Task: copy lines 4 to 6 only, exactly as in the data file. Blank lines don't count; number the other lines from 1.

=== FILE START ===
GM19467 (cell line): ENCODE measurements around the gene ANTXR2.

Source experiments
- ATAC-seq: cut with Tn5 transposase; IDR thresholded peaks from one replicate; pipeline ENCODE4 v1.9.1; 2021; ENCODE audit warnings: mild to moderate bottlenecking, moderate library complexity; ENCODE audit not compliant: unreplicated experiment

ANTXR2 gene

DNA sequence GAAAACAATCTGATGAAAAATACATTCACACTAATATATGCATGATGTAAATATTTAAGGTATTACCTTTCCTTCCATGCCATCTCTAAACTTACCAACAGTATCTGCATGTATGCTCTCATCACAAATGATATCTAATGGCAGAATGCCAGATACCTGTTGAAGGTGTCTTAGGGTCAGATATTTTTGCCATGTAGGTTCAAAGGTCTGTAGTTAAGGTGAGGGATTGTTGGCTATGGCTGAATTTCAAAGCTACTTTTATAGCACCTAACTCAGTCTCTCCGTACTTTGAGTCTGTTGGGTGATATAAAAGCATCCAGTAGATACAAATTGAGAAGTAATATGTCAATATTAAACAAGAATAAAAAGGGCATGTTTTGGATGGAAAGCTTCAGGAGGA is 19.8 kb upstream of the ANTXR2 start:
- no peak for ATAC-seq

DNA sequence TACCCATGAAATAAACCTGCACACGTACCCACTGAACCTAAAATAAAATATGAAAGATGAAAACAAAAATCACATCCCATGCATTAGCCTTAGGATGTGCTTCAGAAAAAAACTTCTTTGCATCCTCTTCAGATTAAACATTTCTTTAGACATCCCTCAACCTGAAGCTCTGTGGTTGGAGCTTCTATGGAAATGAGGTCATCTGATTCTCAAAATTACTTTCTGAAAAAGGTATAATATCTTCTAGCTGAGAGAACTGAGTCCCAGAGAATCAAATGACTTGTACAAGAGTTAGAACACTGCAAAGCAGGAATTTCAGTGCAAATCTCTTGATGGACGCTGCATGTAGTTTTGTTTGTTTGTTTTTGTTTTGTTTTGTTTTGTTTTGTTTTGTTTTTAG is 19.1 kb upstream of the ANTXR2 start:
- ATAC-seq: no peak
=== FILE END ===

ANTXR2 gene

DNA sequence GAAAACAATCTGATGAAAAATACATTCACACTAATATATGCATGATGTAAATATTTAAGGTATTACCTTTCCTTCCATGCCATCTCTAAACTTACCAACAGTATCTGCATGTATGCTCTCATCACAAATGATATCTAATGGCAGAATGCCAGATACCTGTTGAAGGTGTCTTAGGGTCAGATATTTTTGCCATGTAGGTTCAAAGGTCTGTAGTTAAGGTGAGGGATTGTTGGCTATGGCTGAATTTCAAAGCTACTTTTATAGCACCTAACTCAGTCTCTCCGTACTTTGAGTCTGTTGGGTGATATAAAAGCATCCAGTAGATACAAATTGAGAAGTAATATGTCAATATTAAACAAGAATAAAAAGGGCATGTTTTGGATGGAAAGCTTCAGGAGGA is 19.8 kb upstream of the ANTXR2 start:
- no peak for ATAC-seq